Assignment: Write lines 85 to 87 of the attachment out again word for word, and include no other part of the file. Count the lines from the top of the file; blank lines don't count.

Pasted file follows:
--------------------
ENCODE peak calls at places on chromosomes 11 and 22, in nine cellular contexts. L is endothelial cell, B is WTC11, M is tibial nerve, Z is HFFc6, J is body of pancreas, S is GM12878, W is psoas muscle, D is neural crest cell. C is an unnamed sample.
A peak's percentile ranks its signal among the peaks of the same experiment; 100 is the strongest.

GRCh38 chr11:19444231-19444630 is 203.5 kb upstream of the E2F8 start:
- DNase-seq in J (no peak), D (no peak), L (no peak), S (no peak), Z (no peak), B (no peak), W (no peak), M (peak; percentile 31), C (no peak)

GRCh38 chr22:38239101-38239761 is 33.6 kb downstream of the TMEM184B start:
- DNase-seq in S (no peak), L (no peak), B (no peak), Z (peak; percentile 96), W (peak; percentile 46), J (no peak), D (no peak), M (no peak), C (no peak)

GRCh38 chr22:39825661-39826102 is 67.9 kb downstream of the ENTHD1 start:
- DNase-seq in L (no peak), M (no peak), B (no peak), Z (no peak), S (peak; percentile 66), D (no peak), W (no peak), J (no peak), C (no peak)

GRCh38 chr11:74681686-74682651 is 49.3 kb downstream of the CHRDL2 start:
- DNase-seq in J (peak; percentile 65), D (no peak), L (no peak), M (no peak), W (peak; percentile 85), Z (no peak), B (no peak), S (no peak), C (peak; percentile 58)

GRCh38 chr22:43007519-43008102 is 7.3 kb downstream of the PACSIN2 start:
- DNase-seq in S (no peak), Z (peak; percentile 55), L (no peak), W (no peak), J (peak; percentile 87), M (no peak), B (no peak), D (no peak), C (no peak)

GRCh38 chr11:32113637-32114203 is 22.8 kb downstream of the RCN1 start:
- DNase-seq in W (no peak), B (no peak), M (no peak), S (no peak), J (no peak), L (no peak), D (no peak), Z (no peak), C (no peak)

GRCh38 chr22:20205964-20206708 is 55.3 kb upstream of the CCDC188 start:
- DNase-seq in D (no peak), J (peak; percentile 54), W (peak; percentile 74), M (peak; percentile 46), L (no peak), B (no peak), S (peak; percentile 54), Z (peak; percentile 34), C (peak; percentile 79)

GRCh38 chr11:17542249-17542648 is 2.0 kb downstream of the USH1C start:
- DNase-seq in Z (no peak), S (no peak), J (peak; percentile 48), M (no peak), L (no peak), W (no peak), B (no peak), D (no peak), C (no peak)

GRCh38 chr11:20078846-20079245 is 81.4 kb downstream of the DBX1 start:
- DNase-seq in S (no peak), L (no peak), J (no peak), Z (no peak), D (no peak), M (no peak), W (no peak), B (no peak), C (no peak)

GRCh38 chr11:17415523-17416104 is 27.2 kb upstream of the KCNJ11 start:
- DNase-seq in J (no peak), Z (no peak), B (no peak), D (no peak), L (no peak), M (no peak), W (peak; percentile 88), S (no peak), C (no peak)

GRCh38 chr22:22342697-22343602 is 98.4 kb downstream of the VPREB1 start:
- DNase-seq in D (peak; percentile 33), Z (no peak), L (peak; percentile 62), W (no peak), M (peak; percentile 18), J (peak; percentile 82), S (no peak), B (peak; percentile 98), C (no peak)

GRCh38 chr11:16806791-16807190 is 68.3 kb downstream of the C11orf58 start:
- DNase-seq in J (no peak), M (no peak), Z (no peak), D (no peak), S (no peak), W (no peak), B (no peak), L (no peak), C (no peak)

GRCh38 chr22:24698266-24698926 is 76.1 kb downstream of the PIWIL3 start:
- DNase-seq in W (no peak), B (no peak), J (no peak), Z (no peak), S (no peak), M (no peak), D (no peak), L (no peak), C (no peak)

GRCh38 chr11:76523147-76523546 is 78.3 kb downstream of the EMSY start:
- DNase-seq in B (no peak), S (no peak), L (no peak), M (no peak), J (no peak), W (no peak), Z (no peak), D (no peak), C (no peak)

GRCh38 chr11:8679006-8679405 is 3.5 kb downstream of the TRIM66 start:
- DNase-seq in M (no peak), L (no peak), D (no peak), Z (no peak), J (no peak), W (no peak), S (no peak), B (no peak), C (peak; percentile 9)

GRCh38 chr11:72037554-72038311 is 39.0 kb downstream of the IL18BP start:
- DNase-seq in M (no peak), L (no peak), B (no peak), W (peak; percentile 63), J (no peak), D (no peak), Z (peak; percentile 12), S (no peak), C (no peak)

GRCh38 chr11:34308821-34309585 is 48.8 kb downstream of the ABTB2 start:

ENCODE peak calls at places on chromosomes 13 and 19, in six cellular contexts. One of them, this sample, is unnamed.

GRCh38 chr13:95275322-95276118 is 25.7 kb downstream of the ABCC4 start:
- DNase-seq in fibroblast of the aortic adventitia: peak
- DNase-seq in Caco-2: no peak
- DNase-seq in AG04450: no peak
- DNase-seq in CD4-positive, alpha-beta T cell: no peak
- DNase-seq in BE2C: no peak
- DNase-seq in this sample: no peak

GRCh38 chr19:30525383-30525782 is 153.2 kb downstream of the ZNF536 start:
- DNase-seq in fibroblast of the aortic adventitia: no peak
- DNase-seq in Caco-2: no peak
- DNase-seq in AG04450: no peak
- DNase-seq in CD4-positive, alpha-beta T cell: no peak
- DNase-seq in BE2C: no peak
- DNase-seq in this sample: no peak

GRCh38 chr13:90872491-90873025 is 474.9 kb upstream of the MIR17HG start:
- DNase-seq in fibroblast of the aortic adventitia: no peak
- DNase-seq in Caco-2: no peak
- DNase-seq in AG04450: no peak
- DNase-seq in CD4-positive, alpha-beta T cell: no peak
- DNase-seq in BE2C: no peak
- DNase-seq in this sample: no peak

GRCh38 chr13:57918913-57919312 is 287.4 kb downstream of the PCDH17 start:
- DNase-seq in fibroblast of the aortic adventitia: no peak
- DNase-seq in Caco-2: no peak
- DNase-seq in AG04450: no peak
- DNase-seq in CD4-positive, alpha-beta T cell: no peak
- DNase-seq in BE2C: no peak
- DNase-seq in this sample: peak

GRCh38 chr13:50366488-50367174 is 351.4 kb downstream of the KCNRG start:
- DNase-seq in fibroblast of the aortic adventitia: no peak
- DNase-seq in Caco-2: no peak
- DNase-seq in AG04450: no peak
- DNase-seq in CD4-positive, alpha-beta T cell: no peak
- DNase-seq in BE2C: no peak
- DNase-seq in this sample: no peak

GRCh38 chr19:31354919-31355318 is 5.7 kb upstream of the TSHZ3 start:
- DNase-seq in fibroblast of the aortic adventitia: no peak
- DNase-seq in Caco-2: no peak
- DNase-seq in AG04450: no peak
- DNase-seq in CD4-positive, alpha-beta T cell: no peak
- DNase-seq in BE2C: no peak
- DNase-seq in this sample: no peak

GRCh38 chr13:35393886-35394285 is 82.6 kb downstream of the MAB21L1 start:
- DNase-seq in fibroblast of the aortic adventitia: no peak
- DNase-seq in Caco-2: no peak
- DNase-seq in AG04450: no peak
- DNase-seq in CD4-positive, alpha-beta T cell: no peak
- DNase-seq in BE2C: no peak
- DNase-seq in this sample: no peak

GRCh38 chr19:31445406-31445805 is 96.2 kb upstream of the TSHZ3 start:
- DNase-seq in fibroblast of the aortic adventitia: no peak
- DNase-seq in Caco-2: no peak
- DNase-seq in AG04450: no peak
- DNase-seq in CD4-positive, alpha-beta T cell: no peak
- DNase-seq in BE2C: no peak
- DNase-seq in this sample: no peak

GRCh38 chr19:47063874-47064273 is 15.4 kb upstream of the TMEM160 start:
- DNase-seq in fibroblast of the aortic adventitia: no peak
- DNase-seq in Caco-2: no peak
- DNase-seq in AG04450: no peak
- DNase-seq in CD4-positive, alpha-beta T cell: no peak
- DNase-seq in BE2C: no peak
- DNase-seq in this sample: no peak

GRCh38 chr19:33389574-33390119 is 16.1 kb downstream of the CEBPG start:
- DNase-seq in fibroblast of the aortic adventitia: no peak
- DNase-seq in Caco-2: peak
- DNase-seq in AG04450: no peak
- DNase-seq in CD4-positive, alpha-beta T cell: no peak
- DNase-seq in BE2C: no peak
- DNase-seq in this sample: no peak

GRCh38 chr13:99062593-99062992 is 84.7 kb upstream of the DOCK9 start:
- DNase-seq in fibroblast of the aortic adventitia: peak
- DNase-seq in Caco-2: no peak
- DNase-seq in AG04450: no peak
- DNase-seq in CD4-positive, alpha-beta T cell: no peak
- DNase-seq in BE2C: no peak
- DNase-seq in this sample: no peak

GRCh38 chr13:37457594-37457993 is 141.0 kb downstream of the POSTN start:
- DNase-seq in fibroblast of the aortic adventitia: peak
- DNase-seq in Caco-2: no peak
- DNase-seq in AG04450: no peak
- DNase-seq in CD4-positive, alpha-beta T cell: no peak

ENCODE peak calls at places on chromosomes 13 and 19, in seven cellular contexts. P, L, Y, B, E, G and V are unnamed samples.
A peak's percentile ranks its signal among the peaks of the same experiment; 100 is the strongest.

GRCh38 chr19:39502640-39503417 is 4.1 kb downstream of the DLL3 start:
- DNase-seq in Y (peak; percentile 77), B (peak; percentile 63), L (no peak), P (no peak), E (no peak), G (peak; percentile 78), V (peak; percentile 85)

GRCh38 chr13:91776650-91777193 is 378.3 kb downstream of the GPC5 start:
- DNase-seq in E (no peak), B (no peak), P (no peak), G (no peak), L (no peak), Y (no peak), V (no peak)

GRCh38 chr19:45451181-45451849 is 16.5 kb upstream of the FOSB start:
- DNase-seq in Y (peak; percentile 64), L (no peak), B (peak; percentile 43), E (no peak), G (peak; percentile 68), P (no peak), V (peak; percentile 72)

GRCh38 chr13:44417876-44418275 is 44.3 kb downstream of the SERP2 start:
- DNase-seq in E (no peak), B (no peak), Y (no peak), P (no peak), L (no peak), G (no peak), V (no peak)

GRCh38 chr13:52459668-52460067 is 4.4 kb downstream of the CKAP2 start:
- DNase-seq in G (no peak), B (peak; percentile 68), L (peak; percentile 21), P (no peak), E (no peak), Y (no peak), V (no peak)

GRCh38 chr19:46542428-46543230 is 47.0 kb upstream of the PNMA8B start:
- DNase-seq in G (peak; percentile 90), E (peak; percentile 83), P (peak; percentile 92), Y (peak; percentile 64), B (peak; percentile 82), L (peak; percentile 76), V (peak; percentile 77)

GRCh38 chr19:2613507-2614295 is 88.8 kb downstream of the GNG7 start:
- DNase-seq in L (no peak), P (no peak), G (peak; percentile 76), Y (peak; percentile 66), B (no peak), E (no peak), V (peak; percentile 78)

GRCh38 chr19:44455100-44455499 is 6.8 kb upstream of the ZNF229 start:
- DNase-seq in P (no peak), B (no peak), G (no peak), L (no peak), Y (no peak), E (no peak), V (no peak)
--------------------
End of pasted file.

- DNase-seq in this sample: no peak

GRCh38 chr19:31445406-31445805 is 96.2 kb upstream of the TSHZ3 start:
- DNase-seq in fibroblast of the aortic adventitia: no peak